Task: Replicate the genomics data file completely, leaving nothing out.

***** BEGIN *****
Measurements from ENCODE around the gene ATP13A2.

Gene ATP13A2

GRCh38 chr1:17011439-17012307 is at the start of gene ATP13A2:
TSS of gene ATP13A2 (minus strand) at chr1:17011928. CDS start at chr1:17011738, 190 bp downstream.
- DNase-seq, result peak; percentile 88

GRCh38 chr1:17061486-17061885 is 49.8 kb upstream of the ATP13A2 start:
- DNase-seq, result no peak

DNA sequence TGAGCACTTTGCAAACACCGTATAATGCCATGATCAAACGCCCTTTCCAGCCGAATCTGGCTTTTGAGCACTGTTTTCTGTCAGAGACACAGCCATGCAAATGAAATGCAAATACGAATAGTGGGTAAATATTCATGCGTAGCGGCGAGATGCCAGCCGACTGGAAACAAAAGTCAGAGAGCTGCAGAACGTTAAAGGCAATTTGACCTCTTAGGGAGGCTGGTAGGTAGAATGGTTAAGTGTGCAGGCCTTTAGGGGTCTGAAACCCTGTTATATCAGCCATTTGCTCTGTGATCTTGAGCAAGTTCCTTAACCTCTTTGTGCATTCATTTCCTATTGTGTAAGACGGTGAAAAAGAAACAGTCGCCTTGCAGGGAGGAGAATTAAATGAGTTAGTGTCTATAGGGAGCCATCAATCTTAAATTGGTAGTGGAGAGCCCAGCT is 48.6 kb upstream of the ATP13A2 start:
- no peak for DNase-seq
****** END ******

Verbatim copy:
Measurements from ENCODE around the gene ATP13A2.

Gene ATP13A2

GRCh38 chr1:17011439-17012307 is at the start of gene ATP13A2:
TSS of gene ATP13A2 (minus strand) at chr1:17011928. CDS start at chr1:17011738, 190 bp downstream.
- DNase-seq, result peak; percentile 88

GRCh38 chr1:17061486-17061885 is 49.8 kb upstream of the ATP13A2 start:
- DNase-seq, result no peak

DNA sequence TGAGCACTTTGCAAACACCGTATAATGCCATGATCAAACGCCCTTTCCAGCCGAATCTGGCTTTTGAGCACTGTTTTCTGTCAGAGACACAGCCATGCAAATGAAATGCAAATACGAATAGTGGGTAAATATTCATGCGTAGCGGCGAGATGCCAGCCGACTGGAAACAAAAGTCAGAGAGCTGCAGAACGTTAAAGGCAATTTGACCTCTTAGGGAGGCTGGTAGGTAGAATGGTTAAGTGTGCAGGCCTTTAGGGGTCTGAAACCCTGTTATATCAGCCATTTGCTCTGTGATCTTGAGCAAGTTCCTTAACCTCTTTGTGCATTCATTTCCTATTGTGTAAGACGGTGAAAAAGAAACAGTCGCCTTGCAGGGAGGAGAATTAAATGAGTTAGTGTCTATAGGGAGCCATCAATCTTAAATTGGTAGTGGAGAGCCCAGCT is 48.6 kb upstream of the ATP13A2 start:
- no peak for DNase-seq